Sir Michael Pitt,in his 2008 Report , had called for  both “proper resourcing of flood resilience measures, with above-inflation increases every spending review” and “pre-planned, rather than ad hoc, financial arrangements in place for responding to the financial burden of exceptional emergencies”.  The probability of these recommendations being implemented, however ,has diminished somewhat since the Conservative / Lib Dem Coalition Government – which is committed to sweeping public expenditure cuts – took office in May 2010. This has alarmed organizations such as the Association of British Insurers (ABI). Their view is that “A long-term flood prevention strategy, backed by the right level of investment is crucial if homes, services and businesses are to be properly protected”. In return, the ABI has pledged to make flood insurance as widely available as possible until 2013. AA Insurance has similarly warned (as quoted on the ‘FairInvestment’ website) that a reduction of public spending on flood defences – such as ensuring storm drains are kept clear and are improved to remove surface water – could make many households uninsurable The AAI Director, Simon Douglas , in a letter to the new Environment Secretary of State, Caroline Spelman, drew her attention to the fact that if investment in flood defences was not maintained, insurers would become increasingly fussy about who they covered and this would correspondingly push up the cost of premiums. Lord Smith, the Environment Agency Chairman, told the “Observer” newspaper in November 2010 that flood defence spending would be “cut in cash terms by about 27% and that this will happen immediately”. He conceded that “With less money we have to face greater environmental challenges…We have to deal with what we get and make the best of it.” This provoked an angry riposte in the same publication from Mary Dhonau, Chief Executive of the National Flood Forum (a charity representing over 200 flood prevention groups around the country), who asserted that: “Because of government cuts, there could be more people dying from floods.”  Caroline Spelman since then has fended off criticism from the Opposition with the claim that her department’s projected reductions are far less than those planned by the Labour Party while it was still in power.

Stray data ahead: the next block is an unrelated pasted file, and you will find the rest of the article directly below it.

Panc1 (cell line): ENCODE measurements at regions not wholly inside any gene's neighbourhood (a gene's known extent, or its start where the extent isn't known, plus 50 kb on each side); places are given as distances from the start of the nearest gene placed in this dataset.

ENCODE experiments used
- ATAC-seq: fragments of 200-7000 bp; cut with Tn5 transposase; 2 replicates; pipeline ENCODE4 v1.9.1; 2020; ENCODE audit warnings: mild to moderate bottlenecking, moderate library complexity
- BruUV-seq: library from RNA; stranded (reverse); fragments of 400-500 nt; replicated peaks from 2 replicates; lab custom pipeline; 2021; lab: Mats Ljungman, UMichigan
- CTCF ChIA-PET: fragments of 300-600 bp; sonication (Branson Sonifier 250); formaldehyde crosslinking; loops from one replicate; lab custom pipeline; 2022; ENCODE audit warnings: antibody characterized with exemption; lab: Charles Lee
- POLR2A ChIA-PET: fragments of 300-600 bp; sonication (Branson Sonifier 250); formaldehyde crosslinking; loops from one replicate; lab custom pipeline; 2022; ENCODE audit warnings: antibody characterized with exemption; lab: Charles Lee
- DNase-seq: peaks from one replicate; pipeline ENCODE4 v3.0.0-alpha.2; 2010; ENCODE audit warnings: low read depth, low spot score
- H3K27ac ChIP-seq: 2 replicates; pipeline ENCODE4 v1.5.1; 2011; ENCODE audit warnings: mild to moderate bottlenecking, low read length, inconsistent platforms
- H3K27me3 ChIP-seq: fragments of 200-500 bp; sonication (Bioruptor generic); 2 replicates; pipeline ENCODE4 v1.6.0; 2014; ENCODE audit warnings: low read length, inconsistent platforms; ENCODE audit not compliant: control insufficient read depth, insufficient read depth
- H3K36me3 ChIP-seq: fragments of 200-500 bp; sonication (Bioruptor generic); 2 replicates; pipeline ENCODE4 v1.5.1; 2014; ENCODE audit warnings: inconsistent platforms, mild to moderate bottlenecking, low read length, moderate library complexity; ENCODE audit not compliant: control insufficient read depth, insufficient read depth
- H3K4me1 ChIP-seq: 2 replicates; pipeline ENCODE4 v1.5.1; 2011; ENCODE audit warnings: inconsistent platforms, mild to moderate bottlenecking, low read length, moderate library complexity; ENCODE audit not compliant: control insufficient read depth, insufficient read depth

Despite this furore, the speculation regarding a prospective new crossing over (or a tunnel under) the River Thames has continued unabated.. The £500 million scheme for a Thames Gateway Bridge linking Beckton in the London Borough of Newham with Thamesmead in the London Borough of Greenwich was cancelled in 2008 by Mayor Boris Johnson. Although a scaled-down version was briefly considered in 2009, the next significant development emerged in July 2010 when (as revealed in the ‘Independent’), Transport For London (TfL) unveiled plans for a £25 million one- kilometre-long/ 50-metre high cable car system spanning the Thames between Greenwich Peninsula and the Royal Docks, with the aim of it being ready in time for the 2012 Olympics. A planning application was submitted to the London Borough of Newham in October 2010. If permission is granted, construction will begin as soon as the source of the (totally private) funds has been identified and committed.  It is envisaged that the cable car will traverse every 30 seconds, convey 2,500 passengers (who will be able to use their Oyster cards) per hour in either direction, be equipped to accommodate bicycles and significantly reduce travel time between the 02 Arena and the Excel exhibition centre (both of which are Olympic locations). Boris Johnson has eulogized the cable car project as offering “a serene and joyful journey across the river”, whereas London Transport Commissioner, Peter Hendy, has portrayed it in more restrained terms as potentially providing “a relatively quick and cost-effective way of improving connections across the river for pedestrians and cyclists”.

This does not mean, however, that the concept of a new bridge over the Thames has been abandoned. On the contrary, as disclosed by BBC News in October 2010, Kent County Council (KCC) intend to go ahead with it, preferably sited to the east of Gravesend, linking up with Chadwell in Essex and carrying traffic direct to the M11 rather than the M25. Research conducted by the KCC’s consultants have indicated that the new £1bn bridge (which would be built by a private company) could generate 6,000 jobs in north Kent and south Essex. Drivers would pay to use it, but “half the costs would come from tolls at the Dartford Crossing”, which (as stipulated in the Coalition’s Spending Review last October) will rise for cars from £1.50 to £2 this year and then to £2.50 in 2012.  KCC hope to have a clear idea soon as to exactly when the work will start. Meanwhile, two Thames tunnel projects have so far made rather less headway. The multi-billion plan announced in 2008 by the engineering consortium Metrotidal Ltd to connect the Medway and Canvey Island by cutting through the North Kent mudflats and marshes has encountered stiff resistance from the RSPB (The Royal Society For the Protection Of Birds), who have lambasted the scheme for appearing to “ride roughshod over one of the most charismatic landscapes and important wildlife sites in the Thames Gateway”. A rather different sort of tunnel – a new “super sewer’ planned by Thames Water to “significantly reduce” the amount of sewage overflowing into the river – has been stirring up controversy at the London Assembly. The LA’s Health and Public Services Committee is unhappy that “no-one knows how long Thames Water customers are likely to face an estimated £65 charge on their bill to cover the cost of the scheme”. There is another factor which is causing their Chairman, James Cleverley, even more consternation: Every year, he has noted,  “39 million tonnes of untreated sewage is discharged into the River Thames from London’s sewers – enough to fill the Albert Hall 450 times.”  He believes that the Thames Water tunnel offers the best answer to a worsening problem.  Londoners will no doubt hope that he and his colleagues get this one right.

Filed under: Society | Posted on January 22nd, 2011 by Colin D Gordon